With the support of the Hendrix-Murphy Foundation Programs in Literature and Language, McKim accompanied a student group to the New Directors/New Films Festival in New York City for a five-day film-watching marathon with meals and discussions in between. "It was so enlivening," she said of the student discussions, which carried over onto subway rides and walks in the city. "It was just so intellectually stimulating and rewarding."

Involved with the Hendrix Red Brick Film Festival (a now-annual event for students to make short films and compete for juried prizes), McKim also started City Cinema, a film and fellowship opportunity for faculty and students to view a film at Market Street Cinema in Little Rock and enjoy post-screening discussion at a local restaurant. McKim also organizes the 2011-12 Murphy Crime Film Series. "These screening events-and the added bonus of food, of course-allow students to see that film is not just entertainment and class is not just academic," said McKim. "This reciprocity really matters to me, and Hendrix makes that possible."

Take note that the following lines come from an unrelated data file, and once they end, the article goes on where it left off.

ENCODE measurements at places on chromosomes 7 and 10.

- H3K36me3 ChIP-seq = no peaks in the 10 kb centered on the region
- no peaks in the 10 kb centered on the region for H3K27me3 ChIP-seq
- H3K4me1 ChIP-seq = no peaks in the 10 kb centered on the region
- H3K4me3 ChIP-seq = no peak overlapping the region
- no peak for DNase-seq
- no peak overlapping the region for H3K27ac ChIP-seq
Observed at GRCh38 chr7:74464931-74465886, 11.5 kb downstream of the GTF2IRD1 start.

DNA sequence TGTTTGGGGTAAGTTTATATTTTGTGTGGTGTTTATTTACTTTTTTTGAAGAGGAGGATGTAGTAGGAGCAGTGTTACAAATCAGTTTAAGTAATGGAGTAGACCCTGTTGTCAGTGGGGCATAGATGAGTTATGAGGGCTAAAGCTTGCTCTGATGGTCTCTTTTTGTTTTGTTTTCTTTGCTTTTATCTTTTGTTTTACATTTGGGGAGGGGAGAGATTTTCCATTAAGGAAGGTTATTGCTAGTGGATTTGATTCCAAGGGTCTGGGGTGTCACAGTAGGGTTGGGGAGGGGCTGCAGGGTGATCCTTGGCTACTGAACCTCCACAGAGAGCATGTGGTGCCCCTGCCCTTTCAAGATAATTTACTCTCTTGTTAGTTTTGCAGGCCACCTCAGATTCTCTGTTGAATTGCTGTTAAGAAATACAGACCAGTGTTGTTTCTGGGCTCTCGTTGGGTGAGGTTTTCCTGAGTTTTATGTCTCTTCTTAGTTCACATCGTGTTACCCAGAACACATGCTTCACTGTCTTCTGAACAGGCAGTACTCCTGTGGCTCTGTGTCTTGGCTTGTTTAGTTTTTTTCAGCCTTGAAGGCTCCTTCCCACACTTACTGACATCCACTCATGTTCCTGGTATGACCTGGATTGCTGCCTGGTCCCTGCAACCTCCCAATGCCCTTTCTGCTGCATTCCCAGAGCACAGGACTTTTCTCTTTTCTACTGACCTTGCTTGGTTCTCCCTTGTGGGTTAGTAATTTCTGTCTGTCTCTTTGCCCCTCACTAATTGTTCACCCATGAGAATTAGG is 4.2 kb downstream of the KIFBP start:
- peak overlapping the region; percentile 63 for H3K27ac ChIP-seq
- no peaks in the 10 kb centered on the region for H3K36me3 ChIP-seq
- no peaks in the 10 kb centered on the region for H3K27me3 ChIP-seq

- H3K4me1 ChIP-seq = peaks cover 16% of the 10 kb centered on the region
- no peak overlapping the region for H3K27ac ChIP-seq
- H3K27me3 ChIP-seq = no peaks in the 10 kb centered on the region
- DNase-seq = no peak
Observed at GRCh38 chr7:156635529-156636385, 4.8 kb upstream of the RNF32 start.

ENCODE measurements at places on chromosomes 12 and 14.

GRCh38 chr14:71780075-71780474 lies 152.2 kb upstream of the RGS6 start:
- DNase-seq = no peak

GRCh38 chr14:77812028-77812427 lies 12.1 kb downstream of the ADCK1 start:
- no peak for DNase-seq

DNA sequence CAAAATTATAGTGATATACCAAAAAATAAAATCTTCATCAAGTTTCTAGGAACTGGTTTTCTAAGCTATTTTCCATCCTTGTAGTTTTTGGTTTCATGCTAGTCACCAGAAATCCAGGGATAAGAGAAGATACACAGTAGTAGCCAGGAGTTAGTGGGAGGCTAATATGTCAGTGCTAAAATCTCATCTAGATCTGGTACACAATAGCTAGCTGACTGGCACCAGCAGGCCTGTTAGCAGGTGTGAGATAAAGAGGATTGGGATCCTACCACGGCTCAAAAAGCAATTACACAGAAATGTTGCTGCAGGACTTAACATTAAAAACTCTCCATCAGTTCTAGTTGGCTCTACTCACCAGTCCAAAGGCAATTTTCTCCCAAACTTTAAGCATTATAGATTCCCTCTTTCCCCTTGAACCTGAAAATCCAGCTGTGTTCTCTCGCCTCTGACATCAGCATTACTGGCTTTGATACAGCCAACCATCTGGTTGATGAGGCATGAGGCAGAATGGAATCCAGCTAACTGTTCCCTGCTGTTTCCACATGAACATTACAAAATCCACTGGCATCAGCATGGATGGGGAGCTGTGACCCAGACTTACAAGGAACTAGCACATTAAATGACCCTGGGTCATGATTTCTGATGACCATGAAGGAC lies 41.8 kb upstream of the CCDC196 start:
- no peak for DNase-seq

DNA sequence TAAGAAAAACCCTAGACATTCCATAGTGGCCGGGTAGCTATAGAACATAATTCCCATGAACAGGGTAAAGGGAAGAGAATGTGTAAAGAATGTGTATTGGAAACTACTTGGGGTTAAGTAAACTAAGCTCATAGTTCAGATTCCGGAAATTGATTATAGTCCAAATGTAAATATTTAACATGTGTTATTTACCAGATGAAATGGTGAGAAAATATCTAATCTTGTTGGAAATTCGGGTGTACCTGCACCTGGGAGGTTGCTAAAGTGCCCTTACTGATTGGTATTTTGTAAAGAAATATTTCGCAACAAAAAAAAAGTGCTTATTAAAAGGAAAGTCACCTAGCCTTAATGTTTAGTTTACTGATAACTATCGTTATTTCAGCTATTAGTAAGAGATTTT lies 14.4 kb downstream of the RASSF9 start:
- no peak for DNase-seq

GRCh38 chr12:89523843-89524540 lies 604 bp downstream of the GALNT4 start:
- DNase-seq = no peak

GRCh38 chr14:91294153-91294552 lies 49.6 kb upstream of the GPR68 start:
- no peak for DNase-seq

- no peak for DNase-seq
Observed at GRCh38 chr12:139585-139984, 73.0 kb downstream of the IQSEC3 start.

As the film studies program grows, McKim would love to have a fellow film studies colleague to offer more core film courses, in addition to the current courses cross-listed in other departments. She also hopes the College might one day offer a dedicated screening room with appropriate lighting, technology, and seating conducive to sitting for a long time of enjoying and discussing film.

Whether at the cinema or in the classroom, McKim said she relishes the quality of discussions with her students, the rigor of the film studies discipline, and the enthusiasm of her students and colleagues.

"I hope we continue to privilege the faculty-student ratio as we grow," she said. "I cherish this intimate dynamic that seems to be the heart of Hendrix."

In addition to film-going and teaching, McKim enjoys running, cooking, and vegetable gardening. She lives in Little Rock with her fiancé, Mark Barr (Hendrix '92), who works as a writer and computer programmer, and who also happened to study English at Hendrix.